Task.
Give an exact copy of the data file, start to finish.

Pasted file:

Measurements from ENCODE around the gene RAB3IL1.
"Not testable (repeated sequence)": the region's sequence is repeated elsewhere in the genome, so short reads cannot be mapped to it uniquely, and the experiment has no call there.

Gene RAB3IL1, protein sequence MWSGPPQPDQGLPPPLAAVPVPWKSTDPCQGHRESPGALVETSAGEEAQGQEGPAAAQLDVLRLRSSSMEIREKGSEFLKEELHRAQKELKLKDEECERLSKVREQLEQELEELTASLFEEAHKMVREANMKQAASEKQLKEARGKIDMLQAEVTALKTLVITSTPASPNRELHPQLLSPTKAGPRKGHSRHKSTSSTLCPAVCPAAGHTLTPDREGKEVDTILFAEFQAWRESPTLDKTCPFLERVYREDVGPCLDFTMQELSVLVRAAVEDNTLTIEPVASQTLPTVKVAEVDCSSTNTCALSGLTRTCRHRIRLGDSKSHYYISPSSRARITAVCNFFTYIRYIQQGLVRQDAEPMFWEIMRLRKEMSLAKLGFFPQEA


Measurements from ENCODE around the gene RAB3IL1.
"Not testable (repeated sequence)": the region's sequence is repeated elsewhere in the genome, so short reads cannot be mapped to it uniquely, and the experiment has no call there.

Gene RAB3IL1, protein sequence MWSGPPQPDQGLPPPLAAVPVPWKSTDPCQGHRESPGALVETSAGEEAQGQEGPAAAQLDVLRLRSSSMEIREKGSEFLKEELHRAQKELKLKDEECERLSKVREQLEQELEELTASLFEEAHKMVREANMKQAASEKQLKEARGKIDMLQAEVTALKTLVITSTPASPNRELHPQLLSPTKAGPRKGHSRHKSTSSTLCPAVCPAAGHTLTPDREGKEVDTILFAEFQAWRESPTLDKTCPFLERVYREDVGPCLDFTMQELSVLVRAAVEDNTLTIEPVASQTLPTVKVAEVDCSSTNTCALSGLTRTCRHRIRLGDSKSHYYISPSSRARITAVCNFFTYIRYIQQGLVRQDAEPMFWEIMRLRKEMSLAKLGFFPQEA